BLOOMINGTON (FarmWeekNow) — Soil moisture levels and crop conditions improved significantly the past six weeks.
But that pattern could shift as hot and dry conditions are projected to envelope much of the Corn Belt, including Illinois, for at least the next week.
High temperatures could fire up well into the 90s with heat index readings into the triple-digits, based on the forecast as of press time.
If realized, the hot and dry weather will slow drought improvement, according to Trent Ford, state climatologist with the Illinois State Water Survey (ISWS).
But, the situation is still much improved since the end of June as crop condition ratings climbed to a season high of 70% good to excellent for soybeans and 64% good to excellent for corn in Illinois as of Aug. 14.
“We’re thankful for the rain we had here since mid-June to early July,” Scott Beck, president of Beck’s Hybrids, told the RFD Radio Network during a field day in El Paso. “It’s really starting to make the crops look a lot better.”
Illinois above normal for precipitation, soil moisture increases
In fact, Illinois received an average of 3.59 inches of rain from Aug. 1-15, which was 1.68 inches above normal, according to Jennie Atkins, Water and Atmospheric Resources Monitoring program manager at ISWS.
Soil moisture levels at 4 inches increased an average of 52% during that recent two-week stretch. The largest increases were in central Illinois, where moisture levels jumped as much as 80%. Some locations in that region received more than 6 inches of rain the first half of August, according to ISWS.
“August has been wet for most of the state, which has caused soil moisture levels to rise,” Atkins noted.
Statewide, topsoil moisture was rated 66% adequate, 18% surplus and 16% short to very short as of Aug. 14, the National Agricultural Statistics Service Illinois field office reported.
“I think the crops look amazing for what all they’ve been through,” Doug Clouser, Beck’s product lead, told RFD. “We’ve had smoke from Canada, really dry conditions for a lot of folks, some have been too wet and there’s been a little of everything in between.”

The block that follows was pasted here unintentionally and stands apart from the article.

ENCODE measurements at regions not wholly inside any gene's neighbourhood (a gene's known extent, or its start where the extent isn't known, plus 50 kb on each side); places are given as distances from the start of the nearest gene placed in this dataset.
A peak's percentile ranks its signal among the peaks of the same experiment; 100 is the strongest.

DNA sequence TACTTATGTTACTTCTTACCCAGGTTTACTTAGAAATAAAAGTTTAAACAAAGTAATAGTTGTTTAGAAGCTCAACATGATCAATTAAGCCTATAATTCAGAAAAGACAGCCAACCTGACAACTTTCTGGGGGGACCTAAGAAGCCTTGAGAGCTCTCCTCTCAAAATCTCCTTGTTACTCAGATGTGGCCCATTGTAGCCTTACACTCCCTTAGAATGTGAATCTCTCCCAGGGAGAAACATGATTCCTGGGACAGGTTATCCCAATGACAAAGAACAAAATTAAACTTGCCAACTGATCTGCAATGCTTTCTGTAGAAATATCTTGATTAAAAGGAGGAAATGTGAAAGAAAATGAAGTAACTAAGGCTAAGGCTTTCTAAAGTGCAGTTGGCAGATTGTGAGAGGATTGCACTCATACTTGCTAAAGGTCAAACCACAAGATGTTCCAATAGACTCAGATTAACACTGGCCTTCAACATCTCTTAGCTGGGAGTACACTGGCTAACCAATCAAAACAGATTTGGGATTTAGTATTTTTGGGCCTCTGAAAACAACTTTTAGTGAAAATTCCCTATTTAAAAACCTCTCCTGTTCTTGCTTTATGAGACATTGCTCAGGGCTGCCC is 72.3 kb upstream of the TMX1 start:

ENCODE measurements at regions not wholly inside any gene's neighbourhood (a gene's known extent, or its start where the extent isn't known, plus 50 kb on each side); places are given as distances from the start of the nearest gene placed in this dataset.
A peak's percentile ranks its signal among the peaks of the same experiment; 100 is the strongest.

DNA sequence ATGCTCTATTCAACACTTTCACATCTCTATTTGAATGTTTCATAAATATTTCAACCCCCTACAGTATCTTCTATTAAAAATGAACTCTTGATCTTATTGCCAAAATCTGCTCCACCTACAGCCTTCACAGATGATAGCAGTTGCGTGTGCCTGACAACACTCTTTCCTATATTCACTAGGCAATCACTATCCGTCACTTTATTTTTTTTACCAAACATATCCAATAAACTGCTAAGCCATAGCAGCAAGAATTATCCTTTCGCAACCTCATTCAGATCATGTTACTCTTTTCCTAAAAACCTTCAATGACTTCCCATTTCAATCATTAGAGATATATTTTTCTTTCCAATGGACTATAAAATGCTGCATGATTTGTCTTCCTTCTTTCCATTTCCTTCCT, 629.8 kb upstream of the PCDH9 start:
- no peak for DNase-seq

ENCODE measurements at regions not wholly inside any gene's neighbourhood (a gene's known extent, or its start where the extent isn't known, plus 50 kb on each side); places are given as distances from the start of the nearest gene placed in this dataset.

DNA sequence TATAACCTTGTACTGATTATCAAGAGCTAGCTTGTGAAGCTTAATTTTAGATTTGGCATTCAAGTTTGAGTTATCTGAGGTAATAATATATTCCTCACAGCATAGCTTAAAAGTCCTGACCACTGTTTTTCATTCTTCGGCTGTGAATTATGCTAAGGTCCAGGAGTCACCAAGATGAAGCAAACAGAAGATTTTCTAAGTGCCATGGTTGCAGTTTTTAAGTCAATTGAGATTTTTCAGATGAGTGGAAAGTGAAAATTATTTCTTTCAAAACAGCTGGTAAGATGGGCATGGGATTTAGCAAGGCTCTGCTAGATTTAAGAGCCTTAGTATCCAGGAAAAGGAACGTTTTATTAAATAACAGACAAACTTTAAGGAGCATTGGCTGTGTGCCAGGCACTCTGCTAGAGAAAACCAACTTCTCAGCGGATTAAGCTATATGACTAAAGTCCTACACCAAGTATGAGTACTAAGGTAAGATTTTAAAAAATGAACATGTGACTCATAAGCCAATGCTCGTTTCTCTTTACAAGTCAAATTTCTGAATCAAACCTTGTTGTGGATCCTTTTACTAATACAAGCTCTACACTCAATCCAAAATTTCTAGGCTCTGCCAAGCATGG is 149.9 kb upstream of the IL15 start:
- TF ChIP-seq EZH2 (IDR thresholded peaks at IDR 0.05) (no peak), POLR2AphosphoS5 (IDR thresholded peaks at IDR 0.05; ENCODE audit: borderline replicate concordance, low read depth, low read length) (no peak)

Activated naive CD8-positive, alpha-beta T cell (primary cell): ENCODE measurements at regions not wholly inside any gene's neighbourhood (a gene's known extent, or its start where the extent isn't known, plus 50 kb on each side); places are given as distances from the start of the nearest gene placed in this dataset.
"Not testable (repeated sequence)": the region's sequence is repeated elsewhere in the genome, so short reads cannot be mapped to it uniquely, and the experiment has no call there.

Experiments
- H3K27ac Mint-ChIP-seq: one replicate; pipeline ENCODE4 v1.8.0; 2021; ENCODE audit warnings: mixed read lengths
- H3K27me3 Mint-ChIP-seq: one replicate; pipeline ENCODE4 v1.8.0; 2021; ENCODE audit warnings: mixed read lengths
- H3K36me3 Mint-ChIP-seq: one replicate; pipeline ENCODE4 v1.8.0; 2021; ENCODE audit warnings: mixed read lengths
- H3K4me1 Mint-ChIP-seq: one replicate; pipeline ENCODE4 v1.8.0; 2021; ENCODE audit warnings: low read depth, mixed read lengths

Genetics, management strategies helpful in crops withstanding extreme heat and other weather extremes
Beck and Clouser believe improved genetics and management strategies helped much of the crops withstand this season’s weather extremes.
Nearly three-quarters of the corn crop (71%) was in the dough stage and 20% was dented as of Aug. 14, both in line with the average pace statewide. Meanwhile, 95% of soybeans were blooming and 80% were setting pods in Illinois as of the same date, both slightly ahead of the average pace.
“Everyone is commenting about how the corn and soybean crops seem to handle stresses better than they used to,” Clouser said. “I think there’s a lot of resilience now, and it just keeps getting better.
“As long as we keep getting rains, I think there’s still plenty of opportunities to pump in some yield (for soybeans) and test weight (for corn).”
Prior to the recent heat wave, ratings on the U.S. Drought Monitor improved in Illinois to nearly 28% drought-free. Much of the rest of the state was rated abnormally dry, a downgrade from previous drought levels.
However, all or parts of 24 counties were still in moderate drought as of the Aug. 17 Drought Monitor, including two small patches of severe drought in the northern tip of Boone and McHenry counties and on the western edge of Adams and Pike counties.
“Much of Illinois, except the northern region, saw continued improvement with improving streamflow and soil moisture,” the latest Drought Monitor noted as of Aug. 17.
But that improvement could take a step back, depending on how the heat dome sets up.
Dan grew up on a family farm near Roseville, Warren County. He received a degree in journalism from Western Illinois University. He has been working as a journalist since 1991 and has been at FarmWeek since 2005. One way Dan discovers what is important to an Illinois farmer is by simply talking to them at events. He also keeps track of what’s trending on social media. Dan likes to let farmers tell their story and put a face to agriculture when he isn’t covering the markets.